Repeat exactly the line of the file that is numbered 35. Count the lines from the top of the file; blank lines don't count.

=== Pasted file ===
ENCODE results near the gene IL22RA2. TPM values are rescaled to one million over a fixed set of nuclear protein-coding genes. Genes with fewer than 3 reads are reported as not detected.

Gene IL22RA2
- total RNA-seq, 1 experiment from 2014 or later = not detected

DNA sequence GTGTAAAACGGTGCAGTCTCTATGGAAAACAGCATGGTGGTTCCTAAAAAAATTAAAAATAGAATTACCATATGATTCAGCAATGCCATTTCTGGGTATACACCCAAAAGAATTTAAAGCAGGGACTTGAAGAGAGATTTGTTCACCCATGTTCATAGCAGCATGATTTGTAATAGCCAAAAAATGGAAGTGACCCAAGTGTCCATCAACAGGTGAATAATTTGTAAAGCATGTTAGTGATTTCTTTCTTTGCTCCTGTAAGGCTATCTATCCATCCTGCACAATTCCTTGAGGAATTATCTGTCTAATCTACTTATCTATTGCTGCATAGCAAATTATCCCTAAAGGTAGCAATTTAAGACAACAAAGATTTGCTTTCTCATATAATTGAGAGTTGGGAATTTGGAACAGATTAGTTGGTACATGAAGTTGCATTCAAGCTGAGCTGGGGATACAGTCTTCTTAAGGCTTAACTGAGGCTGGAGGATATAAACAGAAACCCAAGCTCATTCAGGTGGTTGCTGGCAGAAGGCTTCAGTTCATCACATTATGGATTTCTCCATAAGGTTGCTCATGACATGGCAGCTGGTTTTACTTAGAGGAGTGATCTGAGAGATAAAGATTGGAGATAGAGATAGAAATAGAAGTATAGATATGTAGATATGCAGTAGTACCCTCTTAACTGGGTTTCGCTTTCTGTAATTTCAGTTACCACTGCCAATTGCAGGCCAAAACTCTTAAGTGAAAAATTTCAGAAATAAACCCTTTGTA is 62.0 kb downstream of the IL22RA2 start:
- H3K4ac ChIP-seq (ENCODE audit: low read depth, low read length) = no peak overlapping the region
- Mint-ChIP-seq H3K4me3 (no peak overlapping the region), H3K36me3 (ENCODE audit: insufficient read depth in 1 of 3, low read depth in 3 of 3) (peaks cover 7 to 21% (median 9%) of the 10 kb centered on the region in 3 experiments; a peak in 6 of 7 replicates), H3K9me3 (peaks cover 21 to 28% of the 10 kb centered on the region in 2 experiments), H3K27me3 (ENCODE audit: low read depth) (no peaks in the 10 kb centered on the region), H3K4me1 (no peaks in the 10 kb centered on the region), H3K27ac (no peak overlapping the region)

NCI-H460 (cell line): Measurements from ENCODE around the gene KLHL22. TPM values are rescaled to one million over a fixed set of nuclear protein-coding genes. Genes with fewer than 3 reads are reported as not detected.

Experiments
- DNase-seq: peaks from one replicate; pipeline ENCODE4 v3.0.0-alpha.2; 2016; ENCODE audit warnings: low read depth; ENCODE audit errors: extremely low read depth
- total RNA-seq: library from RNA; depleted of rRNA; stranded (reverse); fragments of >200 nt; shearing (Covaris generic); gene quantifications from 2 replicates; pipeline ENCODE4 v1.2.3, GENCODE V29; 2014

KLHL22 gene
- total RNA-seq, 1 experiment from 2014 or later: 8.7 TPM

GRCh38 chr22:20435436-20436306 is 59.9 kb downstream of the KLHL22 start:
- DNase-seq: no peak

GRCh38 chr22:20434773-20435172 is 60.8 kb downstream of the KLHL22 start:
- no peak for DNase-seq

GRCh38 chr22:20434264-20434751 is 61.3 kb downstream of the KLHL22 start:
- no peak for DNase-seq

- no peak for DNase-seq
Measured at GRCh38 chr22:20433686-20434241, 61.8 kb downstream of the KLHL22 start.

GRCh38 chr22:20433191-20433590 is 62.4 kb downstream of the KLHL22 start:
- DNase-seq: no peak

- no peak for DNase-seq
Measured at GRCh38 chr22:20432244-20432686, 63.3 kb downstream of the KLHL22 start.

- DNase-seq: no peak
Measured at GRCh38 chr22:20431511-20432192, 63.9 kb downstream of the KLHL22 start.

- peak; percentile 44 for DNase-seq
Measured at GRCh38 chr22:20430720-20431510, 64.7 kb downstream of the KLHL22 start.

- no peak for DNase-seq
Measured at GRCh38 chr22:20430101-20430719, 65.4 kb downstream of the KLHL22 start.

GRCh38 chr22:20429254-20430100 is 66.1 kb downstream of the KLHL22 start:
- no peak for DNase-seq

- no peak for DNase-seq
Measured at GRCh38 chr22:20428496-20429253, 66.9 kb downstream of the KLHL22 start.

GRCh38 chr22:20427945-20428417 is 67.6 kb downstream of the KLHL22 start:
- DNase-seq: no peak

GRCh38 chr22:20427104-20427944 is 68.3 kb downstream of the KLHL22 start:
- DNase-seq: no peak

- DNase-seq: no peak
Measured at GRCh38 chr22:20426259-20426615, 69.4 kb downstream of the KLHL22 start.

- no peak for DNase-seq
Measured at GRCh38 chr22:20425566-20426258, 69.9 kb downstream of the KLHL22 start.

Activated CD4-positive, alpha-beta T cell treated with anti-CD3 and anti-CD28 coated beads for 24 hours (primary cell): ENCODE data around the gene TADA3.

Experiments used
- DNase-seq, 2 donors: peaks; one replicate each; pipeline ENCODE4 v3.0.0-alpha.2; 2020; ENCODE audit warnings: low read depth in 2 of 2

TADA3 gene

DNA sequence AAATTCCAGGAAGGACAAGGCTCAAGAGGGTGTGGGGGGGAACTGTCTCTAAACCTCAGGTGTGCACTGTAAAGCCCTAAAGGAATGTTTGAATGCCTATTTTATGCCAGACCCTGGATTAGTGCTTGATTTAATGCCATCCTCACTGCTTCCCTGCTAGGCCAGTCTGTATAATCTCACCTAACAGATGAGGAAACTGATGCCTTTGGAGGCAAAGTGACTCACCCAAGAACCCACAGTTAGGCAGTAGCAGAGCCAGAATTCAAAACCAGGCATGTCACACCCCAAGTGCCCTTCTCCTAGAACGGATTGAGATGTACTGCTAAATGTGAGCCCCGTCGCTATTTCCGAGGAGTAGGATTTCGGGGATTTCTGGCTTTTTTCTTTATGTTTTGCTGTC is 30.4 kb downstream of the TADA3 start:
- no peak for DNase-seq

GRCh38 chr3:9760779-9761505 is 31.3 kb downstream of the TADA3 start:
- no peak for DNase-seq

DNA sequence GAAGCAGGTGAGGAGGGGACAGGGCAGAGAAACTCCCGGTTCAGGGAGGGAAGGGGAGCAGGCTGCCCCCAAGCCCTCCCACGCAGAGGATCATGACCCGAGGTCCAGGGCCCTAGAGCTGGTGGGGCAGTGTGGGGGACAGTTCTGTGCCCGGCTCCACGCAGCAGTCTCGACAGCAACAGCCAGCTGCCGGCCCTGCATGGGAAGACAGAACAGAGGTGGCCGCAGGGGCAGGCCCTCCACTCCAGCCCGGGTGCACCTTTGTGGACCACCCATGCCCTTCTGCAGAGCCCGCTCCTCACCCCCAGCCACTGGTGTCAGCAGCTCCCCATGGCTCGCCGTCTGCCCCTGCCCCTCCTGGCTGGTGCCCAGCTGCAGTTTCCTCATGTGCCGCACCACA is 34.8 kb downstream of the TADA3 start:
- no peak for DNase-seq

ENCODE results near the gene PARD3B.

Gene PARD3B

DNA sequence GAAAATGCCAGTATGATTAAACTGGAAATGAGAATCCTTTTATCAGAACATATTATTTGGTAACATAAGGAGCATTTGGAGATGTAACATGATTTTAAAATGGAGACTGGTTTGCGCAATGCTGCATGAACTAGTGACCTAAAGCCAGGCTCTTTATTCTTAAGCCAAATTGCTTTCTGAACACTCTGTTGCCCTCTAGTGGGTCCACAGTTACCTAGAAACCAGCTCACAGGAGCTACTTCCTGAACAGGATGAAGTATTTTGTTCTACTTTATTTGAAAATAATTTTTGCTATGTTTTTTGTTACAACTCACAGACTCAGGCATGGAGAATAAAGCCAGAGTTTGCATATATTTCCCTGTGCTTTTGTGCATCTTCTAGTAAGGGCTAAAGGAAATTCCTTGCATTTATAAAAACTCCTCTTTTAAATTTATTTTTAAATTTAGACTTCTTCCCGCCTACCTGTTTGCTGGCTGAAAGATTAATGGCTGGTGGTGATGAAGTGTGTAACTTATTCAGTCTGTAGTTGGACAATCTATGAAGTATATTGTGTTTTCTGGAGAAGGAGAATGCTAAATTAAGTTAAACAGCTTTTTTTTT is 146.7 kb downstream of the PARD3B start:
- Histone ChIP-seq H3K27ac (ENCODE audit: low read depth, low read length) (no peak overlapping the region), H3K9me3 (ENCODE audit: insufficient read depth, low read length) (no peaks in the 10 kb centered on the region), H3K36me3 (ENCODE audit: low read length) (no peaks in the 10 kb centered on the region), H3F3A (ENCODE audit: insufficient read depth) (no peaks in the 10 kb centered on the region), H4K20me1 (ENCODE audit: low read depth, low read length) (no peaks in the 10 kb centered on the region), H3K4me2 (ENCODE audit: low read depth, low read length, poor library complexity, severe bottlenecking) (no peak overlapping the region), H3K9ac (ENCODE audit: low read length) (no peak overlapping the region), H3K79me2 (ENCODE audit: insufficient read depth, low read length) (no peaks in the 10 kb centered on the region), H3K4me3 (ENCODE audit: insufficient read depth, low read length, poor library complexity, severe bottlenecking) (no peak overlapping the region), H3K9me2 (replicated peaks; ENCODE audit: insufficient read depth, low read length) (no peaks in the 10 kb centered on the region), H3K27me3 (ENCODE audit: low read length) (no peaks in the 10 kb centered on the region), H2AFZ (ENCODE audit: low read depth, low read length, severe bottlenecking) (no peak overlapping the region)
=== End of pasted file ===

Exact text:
GRCh38 chr22:20427945-20428417 is 67.6 kb downstream of the KLHL22 start: